In this lecture we're going to talk about emergency causes of headache, and let's start with a case.
This is a 45-year-old African-American woman, and long-time smoker,
who presents with sudden onset of severe headache and photophobia.
This is the "worst headache ever".
She presents to the emergency department where the headache is somewhat improved.
Vital signs are stable and she's afebrile.
On exam, the patient is drowsy and irritable with a non-focal neurologic exam
but there is mild neck stiffness.
So, what do we see with this case? And what type of headache syndrome are we dealing with?
Well, there's a bunch of buzzwords and key features that we should pick out of this presentation.
But first is, a lot of this sounds like a thunderclap headache.
This is rapid onset, severe headache, the worst headache of the patient's life,
and those things should hone us in on evaluation of an emergent or thunderclap headache.
There's the presence of meningeal signs or meningeal irritation, that neck stiffness is important.
And we got to ask about it and look for it on the exam,
stiffness and photophobia suggest meningeal irritation
in the setting of a thunderclap headache for this patient.
And is it a primary or secondary headache syndrome?
Well, this sounds like a secondary headache syndrome.
There's a cause to this.
We need to understand and figure out, diagnose,
and maybe intervene on the cause of this thunderclap headache, this requires urgent management.
So what's the optimal management for this patient and headache?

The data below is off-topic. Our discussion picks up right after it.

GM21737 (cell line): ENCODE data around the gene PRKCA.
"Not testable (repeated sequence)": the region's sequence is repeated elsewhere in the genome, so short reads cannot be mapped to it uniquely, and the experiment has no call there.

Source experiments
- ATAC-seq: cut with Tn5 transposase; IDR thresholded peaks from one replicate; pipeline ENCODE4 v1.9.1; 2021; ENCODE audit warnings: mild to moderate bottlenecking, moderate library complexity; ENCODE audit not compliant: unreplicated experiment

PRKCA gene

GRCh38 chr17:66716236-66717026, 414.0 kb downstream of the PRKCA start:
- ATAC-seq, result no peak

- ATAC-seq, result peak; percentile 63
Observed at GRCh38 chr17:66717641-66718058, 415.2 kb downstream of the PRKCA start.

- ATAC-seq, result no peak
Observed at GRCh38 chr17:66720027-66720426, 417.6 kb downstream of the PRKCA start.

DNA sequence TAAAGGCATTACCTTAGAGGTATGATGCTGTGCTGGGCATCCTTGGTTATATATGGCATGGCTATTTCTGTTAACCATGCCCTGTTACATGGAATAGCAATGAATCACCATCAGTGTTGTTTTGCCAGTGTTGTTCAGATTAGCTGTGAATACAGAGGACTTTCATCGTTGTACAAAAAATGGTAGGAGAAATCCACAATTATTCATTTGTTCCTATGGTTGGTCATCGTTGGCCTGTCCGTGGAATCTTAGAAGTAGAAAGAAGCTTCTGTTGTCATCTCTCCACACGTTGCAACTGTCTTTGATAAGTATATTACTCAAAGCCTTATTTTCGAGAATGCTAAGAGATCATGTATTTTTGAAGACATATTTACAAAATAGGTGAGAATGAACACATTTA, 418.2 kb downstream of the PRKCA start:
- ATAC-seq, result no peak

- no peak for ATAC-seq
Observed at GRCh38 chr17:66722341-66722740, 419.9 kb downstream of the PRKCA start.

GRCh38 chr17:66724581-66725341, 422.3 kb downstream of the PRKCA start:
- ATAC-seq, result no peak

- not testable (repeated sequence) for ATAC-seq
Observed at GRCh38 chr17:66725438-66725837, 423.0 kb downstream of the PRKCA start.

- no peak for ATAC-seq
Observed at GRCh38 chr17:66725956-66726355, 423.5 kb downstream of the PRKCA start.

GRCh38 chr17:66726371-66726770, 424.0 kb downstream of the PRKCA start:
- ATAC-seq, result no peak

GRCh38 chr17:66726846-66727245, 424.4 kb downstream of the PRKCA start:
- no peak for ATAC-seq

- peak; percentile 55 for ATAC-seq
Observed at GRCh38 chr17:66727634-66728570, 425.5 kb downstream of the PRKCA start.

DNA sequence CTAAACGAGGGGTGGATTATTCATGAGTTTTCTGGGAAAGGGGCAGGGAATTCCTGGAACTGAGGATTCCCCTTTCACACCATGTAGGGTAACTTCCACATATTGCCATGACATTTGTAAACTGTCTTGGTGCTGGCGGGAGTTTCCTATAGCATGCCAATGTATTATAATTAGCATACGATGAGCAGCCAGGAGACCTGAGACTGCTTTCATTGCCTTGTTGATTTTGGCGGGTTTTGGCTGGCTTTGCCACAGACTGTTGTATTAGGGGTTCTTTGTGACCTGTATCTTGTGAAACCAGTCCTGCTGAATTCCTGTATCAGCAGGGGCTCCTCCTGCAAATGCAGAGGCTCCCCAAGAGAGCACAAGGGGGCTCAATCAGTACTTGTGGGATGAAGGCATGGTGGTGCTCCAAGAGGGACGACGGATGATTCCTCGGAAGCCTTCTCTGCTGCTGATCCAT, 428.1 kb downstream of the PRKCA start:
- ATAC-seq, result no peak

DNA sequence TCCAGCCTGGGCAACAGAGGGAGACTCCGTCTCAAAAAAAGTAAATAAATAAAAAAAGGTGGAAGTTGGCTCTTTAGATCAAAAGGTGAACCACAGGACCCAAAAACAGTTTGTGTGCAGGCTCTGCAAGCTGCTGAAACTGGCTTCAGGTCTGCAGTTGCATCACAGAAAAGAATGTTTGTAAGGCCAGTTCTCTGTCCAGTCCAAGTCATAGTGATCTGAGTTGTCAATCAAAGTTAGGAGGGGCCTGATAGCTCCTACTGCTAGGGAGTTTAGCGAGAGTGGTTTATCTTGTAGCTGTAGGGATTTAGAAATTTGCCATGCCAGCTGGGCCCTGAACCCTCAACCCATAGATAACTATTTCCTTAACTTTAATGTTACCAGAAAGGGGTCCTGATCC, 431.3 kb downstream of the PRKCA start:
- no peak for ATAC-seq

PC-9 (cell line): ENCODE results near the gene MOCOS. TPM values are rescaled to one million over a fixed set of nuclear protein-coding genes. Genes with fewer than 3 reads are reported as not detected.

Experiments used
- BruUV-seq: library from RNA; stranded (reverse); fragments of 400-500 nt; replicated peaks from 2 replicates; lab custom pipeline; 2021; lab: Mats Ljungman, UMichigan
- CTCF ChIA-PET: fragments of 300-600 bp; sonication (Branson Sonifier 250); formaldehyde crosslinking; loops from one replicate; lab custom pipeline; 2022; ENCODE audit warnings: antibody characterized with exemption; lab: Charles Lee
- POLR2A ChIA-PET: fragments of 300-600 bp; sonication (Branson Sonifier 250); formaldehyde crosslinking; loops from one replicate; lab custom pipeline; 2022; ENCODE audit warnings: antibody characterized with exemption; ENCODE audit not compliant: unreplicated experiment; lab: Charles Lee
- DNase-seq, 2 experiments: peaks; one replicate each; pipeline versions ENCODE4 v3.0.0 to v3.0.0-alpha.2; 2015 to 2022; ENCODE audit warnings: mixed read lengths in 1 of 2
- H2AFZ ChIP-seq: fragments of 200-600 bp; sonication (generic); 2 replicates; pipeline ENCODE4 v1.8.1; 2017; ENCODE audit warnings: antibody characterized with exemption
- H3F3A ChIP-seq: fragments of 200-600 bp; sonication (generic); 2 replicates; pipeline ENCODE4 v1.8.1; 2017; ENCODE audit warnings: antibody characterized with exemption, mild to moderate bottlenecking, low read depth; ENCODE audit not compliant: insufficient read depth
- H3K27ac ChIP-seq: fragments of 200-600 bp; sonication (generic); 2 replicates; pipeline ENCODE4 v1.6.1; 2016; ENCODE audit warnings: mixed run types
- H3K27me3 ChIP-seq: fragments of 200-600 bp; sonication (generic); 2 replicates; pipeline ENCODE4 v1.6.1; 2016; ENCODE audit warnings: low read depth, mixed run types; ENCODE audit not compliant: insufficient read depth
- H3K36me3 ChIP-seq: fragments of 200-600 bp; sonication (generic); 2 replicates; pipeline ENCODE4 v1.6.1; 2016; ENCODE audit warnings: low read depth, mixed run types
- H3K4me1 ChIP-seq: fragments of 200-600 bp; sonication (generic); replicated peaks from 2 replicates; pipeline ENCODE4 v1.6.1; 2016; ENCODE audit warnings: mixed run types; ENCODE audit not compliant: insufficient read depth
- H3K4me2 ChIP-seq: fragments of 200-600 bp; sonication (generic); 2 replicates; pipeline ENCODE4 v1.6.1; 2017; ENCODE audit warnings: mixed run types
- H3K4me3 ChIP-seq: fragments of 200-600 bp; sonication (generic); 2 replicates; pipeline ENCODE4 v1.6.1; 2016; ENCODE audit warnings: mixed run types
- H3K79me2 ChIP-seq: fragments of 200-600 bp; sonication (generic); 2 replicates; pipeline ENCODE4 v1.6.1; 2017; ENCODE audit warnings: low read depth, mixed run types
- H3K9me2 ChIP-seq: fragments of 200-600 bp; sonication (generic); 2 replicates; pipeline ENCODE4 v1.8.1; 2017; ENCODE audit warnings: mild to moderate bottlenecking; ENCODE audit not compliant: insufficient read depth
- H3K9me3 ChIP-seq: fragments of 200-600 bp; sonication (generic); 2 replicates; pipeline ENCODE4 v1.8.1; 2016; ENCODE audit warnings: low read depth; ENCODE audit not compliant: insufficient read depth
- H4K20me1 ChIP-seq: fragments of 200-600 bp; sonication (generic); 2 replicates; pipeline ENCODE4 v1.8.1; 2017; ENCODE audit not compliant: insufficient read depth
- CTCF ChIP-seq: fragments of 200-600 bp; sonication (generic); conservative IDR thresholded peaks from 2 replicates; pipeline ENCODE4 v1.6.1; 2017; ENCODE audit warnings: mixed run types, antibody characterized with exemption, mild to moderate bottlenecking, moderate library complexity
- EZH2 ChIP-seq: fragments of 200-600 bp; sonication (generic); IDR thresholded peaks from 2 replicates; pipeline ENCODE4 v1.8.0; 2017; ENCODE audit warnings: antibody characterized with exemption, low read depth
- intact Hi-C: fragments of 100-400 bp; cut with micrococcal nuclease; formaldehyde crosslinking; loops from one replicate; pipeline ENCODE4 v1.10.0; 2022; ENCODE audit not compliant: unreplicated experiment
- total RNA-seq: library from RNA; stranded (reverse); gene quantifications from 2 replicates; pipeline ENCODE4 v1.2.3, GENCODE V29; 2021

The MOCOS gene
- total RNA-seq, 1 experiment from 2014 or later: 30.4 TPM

Immediate CT of the head without contrast, prescribe narcotics for symptom relief,
perform lumbar puncture to evaluate for subarachnoid hemorrhage,
or refer to ophthalmology to evaluate for papilledema and elevated intracranial pressure.
Well, we could think about performing a lumbar puncture,
but that's not the best first step in managing this patient.
A CT of the head should be performed initially to evaluate for evidence of subarachnoid hemorrhage.
We're worried about subarachnoid hemorrhage, this sounds like a thunderclap headache,
but the first step should be the CT of the head,
and we may need to then pursue lumbar puncture depending on that result.
Prescribing narcotics may be performed for some patients
but it's not the favor to board of treatment for this headache syndrome.
A narcotic may produce sedation which clouds our ability to follow the exam for this patient
and our first step is really going to be evaluate the cause.
Referral to ophthalmology to evaluate for papilledema,
we delay the diagnosis for this patient and it's not the appropriate initial step.
And so the right answer is immediate CT of the head
without contrast to evaluate for subarachnoid hemorrhage.
And that's what was done in this case. And here is this patient's CT.
This is a non-contrast head CT
and so what we're looking at around the outside
you have the white hyperdense white findings of the bone.
Inside that is the gray brain and in the very middle of the brain we see white material
and that's blood, it shouldn't be there on a non-contrast head CT,
and that white filling the perimesencephalic cisterns
and extending out along the MCA territory in the Sylvian fissure is blood
and that's diagnostic of subarachnoid hemorrhage,
the cause of this patient's thunderclap headache.